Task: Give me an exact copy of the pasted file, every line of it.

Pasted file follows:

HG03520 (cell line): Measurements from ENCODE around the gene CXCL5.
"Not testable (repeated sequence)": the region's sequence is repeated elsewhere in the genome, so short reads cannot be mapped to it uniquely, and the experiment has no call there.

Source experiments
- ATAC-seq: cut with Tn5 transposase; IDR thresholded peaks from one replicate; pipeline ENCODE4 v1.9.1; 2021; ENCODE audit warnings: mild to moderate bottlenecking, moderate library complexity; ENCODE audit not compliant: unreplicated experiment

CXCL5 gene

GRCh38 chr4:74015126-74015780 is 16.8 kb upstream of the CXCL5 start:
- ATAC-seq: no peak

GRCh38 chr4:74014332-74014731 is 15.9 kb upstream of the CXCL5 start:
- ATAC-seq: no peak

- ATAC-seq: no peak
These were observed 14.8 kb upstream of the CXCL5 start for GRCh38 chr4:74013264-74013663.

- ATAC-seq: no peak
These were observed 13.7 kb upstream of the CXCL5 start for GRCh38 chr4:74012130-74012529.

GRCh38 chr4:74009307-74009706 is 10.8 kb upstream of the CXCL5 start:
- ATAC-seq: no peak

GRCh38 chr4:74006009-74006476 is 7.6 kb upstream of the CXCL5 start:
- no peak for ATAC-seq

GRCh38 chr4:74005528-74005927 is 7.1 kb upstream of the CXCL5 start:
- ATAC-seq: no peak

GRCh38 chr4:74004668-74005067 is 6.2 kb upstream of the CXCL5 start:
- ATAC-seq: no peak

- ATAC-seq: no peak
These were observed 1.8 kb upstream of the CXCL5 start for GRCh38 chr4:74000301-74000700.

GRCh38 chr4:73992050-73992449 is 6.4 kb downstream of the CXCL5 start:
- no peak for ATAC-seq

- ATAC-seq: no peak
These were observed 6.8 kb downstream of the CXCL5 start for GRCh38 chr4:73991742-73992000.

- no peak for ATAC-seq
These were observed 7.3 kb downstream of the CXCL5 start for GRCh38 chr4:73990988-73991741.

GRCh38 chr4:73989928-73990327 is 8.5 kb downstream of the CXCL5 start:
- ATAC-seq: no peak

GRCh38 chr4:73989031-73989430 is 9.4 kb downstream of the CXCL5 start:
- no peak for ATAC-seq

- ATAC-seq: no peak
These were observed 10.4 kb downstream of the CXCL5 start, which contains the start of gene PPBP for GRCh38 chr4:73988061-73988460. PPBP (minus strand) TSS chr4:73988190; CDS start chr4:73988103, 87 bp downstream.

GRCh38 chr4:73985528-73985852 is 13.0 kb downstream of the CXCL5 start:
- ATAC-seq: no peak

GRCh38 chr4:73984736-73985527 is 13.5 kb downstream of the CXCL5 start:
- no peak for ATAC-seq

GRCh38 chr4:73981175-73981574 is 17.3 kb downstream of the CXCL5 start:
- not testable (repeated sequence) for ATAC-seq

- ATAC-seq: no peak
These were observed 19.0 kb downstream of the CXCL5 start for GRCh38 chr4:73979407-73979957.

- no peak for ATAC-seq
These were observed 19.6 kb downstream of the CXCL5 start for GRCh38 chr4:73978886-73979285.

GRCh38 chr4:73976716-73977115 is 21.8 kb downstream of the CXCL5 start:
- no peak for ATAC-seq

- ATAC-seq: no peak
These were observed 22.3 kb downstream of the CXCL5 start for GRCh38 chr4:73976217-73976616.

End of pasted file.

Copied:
HG03520 (cell line): Measurements from ENCODE around the gene CXCL5.
"Not testable (repeated sequence)": the region's sequence is repeated elsewhere in the genome, so short reads cannot be mapped to it uniquely, and the experiment has no call there.

Source experiments
- ATAC-seq: cut with Tn5 transposase; IDR thresholded peaks from one replicate; pipeline ENCODE4 v1.9.1; 2021; ENCODE audit warnings: mild to moderate bottlenecking, moderate library complexity; ENCODE audit not compliant: unreplicated experiment

CXCL5 gene

GRCh38 chr4:74015126-74015780 is 16.8 kb upstream of the CXCL5 start:
- ATAC-seq: no peak

GRCh38 chr4:74014332-74014731 is 15.9 kb upstream of the CXCL5 start:
- ATAC-seq: no peak

- ATAC-seq: no peak
These were observed 14.8 kb upstream of the CXCL5 start for GRCh38 chr4:74013264-74013663.

- ATAC-seq: no peak
These were observed 13.7 kb upstream of the CXCL5 start for GRCh38 chr4:74012130-74012529.

GRCh38 chr4:74009307-74009706 is 10.8 kb upstream of the CXCL5 start:
- ATAC-seq: no peak

GRCh38 chr4:74006009-74006476 is 7.6 kb upstream of the CXCL5 start:
- no peak for ATAC-seq

GRCh38 chr4:74005528-74005927 is 7.1 kb upstream of the CXCL5 start:
- ATAC-seq: no peak

GRCh38 chr4:74004668-74005067 is 6.2 kb upstream of the CXCL5 start:
- ATAC-seq: no peak

- ATAC-seq: no peak
These were observed 1.8 kb upstream of the CXCL5 start for GRCh38 chr4:74000301-74000700.

GRCh38 chr4:73992050-73992449 is 6.4 kb downstream of the CXCL5 start:
- no peak for ATAC-seq

- ATAC-seq: no peak
These were observed 6.8 kb downstream of the CXCL5 start for GRCh38 chr4:73991742-73992000.

- no peak for ATAC-seq
These were observed 7.3 kb downstream of the CXCL5 start for GRCh38 chr4:73990988-73991741.

GRCh38 chr4:73989928-73990327 is 8.5 kb downstream of the CXCL5 start:
- ATAC-seq: no peak

GRCh38 chr4:73989031-73989430 is 9.4 kb downstream of the CXCL5 start:
- no peak for ATAC-seq

- ATAC-seq: no peak
These were observed 10.4 kb downstream of the CXCL5 start, which contains the start of gene PPBP for GRCh38 chr4:73988061-73988460. PPBP (minus strand) TSS chr4:73988190; CDS start chr4:73988103, 87 bp downstream.

GRCh38 chr4:73985528-73985852 is 13.0 kb downstream of the CXCL5 start:
- ATAC-seq: no peak

GRCh38 chr4:73984736-73985527 is 13.5 kb downstream of the CXCL5 start:
- no peak for ATAC-seq

GRCh38 chr4:73981175-73981574 is 17.3 kb downstream of the CXCL5 start:
- not testable (repeated sequence) for ATAC-seq

- ATAC-seq: no peak
These were observed 19.0 kb downstream of the CXCL5 start for GRCh38 chr4:73979407-73979957.

- no peak for ATAC-seq
These were observed 19.6 kb downstream of the CXCL5 start for GRCh38 chr4:73978886-73979285.

GRCh38 chr4:73976716-73977115 is 21.8 kb downstream of the CXCL5 start:
- no peak for ATAC-seq

- ATAC-seq: no peak
These were observed 22.3 kb downstream of the CXCL5 start for GRCh38 chr4:73976217-73976616.